How We Measure Health

One of the key components of making the right health decisions is - and ever will be - having the right information from which to decide. In today's world of blood tests and screening exams and Gleason scores, this seems pedestrian. But the fact is that medicine only began quantifying health in the early 1900s, with the notion of high blood pressure, and it was well into the 1950s before individuals became aware of their numbers. I read recently that FDR's blood pressure was high for nearly a decade, hovering as high as 200/150- astronomical, by today's standards -for years, and was locked at 260/150 near his death from, yup, heart disease. But with no treatment available, the number was simply a warning that, maybe, he should cut back on smoking a bit.

In the 60 years since, the number of commonly tracked health metrics has soared, so much so that, these days, you can track them on your iPhone


The ability to track (and utility of tracking) these metrics seems to me increasingly important. While my colleagues over the Quantified Self have been sniffing around the greater landscape of personal metrics (UPDATE: and Alexandra Carmichael recently posted the 40 things about herself that she tracks daily), from productivity apps to those photo-a-day guys, I've been especially interested in those metrics that we can use to provide feedback and can perhaps manipulate in the hopes of improving our health (whether it's running faster or weighing less). Feedback, to me, is key. Where FDR could only watch his numbers climb, now to have our numbers is to have the opportunity to adjust our numbers.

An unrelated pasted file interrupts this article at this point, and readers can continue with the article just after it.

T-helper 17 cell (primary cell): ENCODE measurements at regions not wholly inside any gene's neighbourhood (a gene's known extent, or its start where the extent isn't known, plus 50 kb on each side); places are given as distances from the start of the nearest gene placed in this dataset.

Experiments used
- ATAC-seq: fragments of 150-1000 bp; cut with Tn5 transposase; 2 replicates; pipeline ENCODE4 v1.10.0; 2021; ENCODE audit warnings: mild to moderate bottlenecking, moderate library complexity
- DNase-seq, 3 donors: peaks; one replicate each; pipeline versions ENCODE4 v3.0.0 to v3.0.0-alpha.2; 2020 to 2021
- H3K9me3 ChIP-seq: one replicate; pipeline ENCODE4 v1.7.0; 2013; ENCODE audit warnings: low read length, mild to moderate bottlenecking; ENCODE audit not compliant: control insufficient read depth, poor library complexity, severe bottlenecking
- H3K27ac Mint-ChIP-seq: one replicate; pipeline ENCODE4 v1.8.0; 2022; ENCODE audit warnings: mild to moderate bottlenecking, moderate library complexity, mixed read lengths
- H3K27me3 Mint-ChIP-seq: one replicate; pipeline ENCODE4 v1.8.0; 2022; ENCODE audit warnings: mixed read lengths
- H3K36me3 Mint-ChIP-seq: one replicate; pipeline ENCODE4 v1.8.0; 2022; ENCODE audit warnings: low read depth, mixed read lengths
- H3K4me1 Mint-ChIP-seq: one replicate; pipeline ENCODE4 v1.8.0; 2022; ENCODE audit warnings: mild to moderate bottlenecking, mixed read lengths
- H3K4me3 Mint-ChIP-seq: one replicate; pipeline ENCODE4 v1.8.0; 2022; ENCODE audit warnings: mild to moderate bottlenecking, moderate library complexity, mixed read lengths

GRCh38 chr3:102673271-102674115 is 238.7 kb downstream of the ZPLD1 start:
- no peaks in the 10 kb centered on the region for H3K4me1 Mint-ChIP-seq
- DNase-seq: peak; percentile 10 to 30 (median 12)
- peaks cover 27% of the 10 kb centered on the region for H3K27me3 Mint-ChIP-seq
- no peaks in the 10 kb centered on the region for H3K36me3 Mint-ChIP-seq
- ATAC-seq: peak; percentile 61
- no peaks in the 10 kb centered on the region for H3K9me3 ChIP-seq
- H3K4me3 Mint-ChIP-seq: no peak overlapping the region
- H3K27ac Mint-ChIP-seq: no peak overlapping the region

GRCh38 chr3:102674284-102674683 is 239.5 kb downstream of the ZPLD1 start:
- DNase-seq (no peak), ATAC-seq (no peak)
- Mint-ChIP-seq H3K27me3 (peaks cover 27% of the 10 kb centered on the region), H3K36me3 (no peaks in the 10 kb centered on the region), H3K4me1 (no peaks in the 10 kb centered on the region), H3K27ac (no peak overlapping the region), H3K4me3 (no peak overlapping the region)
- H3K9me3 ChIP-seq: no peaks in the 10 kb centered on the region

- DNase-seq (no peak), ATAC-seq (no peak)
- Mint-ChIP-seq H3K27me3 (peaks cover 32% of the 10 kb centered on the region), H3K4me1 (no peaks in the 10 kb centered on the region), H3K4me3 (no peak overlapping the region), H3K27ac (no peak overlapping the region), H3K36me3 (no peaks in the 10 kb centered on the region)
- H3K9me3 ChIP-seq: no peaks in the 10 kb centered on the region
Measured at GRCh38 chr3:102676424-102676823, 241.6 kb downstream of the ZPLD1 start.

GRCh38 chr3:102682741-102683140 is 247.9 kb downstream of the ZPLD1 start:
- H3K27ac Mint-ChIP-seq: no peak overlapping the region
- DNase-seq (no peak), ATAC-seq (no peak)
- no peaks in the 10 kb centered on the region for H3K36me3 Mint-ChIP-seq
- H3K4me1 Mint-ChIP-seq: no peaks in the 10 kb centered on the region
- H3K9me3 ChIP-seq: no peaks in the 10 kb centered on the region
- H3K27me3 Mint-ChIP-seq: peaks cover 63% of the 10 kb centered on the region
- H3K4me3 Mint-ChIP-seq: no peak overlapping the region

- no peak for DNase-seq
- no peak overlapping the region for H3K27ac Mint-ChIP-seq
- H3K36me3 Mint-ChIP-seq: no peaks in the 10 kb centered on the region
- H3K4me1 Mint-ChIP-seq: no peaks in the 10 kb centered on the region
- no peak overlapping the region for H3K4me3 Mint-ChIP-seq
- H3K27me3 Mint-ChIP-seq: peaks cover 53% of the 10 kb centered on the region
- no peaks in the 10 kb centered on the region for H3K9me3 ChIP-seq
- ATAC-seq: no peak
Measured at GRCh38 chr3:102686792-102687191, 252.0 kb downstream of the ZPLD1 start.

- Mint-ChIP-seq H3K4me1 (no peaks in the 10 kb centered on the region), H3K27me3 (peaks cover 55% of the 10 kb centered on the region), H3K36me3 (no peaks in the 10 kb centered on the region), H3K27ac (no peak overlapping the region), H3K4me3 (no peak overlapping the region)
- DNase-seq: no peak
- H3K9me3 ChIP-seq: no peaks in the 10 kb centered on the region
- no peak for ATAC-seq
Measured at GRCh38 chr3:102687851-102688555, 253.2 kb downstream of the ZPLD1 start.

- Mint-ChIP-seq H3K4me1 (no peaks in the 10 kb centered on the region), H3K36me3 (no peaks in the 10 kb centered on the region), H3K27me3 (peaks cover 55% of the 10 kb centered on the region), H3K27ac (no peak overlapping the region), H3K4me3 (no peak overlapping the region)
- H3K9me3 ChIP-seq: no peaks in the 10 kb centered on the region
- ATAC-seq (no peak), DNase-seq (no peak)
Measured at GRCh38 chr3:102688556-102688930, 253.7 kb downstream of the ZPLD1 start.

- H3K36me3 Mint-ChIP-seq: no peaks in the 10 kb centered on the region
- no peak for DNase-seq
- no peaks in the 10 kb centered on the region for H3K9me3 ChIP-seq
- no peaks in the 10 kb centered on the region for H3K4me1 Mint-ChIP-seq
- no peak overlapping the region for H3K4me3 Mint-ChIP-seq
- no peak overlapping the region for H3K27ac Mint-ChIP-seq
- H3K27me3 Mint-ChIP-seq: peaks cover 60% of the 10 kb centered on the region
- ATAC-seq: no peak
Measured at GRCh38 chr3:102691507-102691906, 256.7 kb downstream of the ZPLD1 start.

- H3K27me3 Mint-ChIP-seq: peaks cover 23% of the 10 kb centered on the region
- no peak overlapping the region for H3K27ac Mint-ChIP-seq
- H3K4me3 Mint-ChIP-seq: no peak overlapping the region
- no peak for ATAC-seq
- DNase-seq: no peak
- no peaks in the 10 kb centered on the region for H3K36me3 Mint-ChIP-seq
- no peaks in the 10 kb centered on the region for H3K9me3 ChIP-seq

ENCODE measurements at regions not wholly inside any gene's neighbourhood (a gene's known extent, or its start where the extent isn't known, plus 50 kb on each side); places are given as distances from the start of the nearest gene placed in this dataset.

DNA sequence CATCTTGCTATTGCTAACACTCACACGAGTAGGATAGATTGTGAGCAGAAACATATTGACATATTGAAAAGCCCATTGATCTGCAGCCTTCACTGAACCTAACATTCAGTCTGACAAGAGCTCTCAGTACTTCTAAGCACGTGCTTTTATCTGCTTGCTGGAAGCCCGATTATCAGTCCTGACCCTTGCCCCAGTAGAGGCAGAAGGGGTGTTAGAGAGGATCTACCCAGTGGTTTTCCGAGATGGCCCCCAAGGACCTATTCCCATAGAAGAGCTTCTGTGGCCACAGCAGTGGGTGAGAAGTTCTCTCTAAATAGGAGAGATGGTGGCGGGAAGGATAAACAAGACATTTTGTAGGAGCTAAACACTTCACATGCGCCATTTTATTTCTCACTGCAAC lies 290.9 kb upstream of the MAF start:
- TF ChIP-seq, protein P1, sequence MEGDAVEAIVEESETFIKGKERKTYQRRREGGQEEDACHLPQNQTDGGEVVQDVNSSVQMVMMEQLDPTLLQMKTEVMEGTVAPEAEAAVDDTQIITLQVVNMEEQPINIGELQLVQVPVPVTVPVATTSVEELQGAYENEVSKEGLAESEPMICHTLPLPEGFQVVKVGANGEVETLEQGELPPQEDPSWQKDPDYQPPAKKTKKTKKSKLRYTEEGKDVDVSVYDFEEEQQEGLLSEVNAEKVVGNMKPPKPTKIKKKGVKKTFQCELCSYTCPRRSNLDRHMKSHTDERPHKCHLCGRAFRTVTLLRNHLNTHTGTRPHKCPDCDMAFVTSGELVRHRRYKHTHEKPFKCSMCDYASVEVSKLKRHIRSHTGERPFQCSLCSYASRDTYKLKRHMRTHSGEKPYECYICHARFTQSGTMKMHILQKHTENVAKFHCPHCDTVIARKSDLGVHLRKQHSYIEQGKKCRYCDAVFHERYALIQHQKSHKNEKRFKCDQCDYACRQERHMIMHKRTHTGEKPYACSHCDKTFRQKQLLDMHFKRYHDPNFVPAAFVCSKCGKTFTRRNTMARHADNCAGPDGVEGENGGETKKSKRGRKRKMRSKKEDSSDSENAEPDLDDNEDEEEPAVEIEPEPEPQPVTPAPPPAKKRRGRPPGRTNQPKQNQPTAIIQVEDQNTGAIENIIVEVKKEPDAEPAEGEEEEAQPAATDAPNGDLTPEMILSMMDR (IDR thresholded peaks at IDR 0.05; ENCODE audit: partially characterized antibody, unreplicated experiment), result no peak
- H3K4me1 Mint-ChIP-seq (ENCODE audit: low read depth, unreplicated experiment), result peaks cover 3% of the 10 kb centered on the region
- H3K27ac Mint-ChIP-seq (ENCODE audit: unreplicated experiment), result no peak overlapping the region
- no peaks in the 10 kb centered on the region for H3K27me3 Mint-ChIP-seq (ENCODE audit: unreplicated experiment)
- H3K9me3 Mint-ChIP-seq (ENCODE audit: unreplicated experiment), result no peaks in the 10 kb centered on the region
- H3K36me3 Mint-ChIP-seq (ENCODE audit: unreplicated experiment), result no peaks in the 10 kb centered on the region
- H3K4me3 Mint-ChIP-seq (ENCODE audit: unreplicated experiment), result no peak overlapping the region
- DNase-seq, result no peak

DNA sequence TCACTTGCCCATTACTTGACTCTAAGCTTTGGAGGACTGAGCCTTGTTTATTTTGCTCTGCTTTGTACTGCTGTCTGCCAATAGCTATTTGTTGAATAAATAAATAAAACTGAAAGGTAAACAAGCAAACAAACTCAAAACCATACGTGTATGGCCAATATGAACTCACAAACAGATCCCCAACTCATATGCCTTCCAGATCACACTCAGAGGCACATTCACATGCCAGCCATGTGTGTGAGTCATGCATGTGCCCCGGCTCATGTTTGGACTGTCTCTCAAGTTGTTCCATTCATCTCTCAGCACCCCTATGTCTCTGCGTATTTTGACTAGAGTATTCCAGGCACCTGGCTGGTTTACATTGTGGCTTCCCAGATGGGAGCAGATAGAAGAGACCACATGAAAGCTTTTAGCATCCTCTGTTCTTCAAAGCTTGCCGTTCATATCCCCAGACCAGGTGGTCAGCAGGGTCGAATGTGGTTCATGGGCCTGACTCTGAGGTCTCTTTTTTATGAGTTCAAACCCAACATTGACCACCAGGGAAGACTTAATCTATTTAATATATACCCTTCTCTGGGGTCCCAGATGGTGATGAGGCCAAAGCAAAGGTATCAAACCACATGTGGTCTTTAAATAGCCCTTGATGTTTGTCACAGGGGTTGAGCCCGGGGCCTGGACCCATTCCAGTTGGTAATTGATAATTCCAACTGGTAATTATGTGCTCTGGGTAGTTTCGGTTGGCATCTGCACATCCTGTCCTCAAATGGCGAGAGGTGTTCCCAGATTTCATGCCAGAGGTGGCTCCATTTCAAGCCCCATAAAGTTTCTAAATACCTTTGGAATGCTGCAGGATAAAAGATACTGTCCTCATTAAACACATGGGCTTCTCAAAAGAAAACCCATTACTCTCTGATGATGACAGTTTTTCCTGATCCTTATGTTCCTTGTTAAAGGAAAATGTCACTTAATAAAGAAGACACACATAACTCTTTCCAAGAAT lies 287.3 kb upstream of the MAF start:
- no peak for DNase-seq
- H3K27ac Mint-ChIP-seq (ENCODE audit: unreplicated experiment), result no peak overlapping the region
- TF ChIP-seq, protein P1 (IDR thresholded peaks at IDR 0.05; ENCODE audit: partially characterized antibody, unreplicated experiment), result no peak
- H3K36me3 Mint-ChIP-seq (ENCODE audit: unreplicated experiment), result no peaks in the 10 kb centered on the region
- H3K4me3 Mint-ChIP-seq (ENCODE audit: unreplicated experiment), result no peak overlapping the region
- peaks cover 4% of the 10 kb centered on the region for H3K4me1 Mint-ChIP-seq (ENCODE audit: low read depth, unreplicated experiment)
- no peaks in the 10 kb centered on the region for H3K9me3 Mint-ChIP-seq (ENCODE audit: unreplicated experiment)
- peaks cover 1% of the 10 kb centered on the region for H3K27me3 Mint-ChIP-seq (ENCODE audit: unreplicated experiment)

Which brings me to the point of this post: Aan effort to begin cataloging all the health metrics ordinary citizens might have available to track. The list - which needs your help - begins after the jump:

I've divided these into three categories (for now). Basic stats, Biometrics (in the sense of physiological statistics), and Relative Stats (variable inputs & subjective data). There may be better categories, and there are certainly stats I'm missing, so please help me add more

Basic stats:

  • Height
  • Weight
  • Sex
  • Age


  • Blood pressure
  • Cholesterol count (LDL and HDL)
  • Menstrual cycle (time)
  • Blood glucose level
  • liver enzyme level
  • Gleason score (prostate test)
  • (lots more blood tests out there)

Relative Stats:

  • calorie intake
  • fat intake
  • transfat intake
  • protein intake
  • carb intake
  • exercise (time, weight, reps)
  • mood
Thomas Goetz7 Comments